Our solar system has one star, the Sun, and many planets including Earth and dwarf planets which orbit around the Sun.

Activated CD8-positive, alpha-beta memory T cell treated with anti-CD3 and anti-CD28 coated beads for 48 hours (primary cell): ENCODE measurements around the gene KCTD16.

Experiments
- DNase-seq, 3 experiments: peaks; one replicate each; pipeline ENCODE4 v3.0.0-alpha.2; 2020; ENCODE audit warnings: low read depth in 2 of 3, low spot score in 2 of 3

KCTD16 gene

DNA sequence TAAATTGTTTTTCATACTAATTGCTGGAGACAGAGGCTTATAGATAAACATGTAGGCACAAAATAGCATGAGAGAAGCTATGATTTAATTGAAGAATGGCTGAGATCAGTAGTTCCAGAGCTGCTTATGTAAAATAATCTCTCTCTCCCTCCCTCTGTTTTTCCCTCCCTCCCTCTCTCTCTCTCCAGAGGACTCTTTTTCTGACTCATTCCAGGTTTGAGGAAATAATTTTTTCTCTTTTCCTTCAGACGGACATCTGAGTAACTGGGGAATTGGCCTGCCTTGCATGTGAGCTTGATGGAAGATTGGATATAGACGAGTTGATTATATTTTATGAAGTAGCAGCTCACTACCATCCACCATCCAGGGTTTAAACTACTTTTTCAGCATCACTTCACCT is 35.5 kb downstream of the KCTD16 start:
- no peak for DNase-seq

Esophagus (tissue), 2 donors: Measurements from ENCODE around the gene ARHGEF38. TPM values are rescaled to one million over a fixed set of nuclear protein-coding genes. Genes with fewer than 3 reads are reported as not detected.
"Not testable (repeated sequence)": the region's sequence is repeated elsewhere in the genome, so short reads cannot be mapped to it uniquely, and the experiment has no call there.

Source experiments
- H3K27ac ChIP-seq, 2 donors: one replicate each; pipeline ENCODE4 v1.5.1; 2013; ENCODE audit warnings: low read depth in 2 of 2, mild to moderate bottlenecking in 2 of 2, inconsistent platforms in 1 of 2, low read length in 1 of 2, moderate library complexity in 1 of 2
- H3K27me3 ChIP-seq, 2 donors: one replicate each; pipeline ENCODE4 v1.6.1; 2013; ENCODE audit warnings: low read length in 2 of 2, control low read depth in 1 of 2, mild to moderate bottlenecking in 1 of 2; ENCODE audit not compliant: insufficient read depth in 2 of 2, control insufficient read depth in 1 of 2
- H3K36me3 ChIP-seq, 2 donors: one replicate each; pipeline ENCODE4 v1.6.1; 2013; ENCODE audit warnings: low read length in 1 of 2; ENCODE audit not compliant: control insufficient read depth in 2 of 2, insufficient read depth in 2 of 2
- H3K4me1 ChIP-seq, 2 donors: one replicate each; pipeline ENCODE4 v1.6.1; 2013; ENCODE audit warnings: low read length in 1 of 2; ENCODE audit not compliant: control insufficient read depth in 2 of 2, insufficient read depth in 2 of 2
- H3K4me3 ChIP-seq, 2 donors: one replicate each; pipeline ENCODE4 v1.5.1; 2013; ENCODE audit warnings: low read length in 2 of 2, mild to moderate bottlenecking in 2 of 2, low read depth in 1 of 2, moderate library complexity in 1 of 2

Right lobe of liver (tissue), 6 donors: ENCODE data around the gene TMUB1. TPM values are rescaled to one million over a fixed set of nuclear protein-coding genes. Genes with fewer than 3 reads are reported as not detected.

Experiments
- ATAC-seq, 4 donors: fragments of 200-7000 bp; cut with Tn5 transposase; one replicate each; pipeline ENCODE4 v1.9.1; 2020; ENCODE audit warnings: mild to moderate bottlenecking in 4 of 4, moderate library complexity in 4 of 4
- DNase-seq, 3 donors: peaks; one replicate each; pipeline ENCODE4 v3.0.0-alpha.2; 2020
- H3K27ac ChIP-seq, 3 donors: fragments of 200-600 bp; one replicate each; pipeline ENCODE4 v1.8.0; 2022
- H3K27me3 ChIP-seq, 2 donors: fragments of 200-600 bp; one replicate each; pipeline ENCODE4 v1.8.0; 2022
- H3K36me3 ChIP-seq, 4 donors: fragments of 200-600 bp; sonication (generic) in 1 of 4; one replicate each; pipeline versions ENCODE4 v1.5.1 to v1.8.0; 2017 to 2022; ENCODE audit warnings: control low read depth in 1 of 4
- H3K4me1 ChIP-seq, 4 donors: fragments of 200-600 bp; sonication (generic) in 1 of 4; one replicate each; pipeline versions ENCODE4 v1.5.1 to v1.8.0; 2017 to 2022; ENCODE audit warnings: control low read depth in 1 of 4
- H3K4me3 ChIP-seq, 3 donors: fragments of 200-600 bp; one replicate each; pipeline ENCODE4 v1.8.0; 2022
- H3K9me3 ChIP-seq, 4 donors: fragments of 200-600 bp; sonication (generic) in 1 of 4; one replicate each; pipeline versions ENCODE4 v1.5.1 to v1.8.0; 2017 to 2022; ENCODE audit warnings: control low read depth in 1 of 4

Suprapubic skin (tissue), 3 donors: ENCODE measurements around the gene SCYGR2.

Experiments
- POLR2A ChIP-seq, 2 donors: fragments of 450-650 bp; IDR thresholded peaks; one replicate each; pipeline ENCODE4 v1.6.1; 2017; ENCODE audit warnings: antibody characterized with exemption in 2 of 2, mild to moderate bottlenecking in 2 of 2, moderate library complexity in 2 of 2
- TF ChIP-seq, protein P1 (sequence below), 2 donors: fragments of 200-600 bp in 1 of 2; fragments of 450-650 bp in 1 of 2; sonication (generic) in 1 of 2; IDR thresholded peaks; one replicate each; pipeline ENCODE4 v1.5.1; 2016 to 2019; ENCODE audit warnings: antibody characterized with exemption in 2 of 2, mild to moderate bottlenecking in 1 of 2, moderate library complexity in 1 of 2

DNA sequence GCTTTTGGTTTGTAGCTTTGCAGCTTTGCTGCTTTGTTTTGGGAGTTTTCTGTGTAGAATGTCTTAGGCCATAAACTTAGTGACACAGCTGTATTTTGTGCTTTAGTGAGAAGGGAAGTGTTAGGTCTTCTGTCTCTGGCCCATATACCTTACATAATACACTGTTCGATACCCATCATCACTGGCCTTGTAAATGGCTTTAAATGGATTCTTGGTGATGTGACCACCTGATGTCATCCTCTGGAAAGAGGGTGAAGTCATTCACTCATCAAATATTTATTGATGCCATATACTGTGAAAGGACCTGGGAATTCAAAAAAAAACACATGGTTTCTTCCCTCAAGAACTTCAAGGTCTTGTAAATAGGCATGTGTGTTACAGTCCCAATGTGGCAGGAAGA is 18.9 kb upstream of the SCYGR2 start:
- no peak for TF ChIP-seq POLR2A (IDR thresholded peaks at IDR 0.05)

The Universe is full of billions of stars, many of which also have planets orbiting around them. These planets are called Exoplanets. Exoplanets are difficult to take pictures of directly, because they are small and dim compared with the stars that they orbit. The light from the star overwhelms our cameras, much like trying to take a picture of a bird as it crosses a bright sunlit sky. Learning more about planets around other stars, helps us to answer questions like how did our own solar system form and what kinds of land, air and temperatures might allow life to form and thrive on planets? Even though exoplanets are difficult to image directly, there are many ways to detect planets. NASA’s Kepler and TESS missions carefully measure starlight and detect tiny changes in the amount of light reaching their detectors. Those small, periodic decreases in light indicate that planets are blocking the star’s light as they orbit. Since there are so many stars visible in the night sky, and so many more visible through telescopes, NASA missions make the work of detecting exoplanets for the first time much more manageable. However, once there is an initial detection, some exoplanets are able to be detected, monitored and even better understood over time by simpler telescopes on Earth.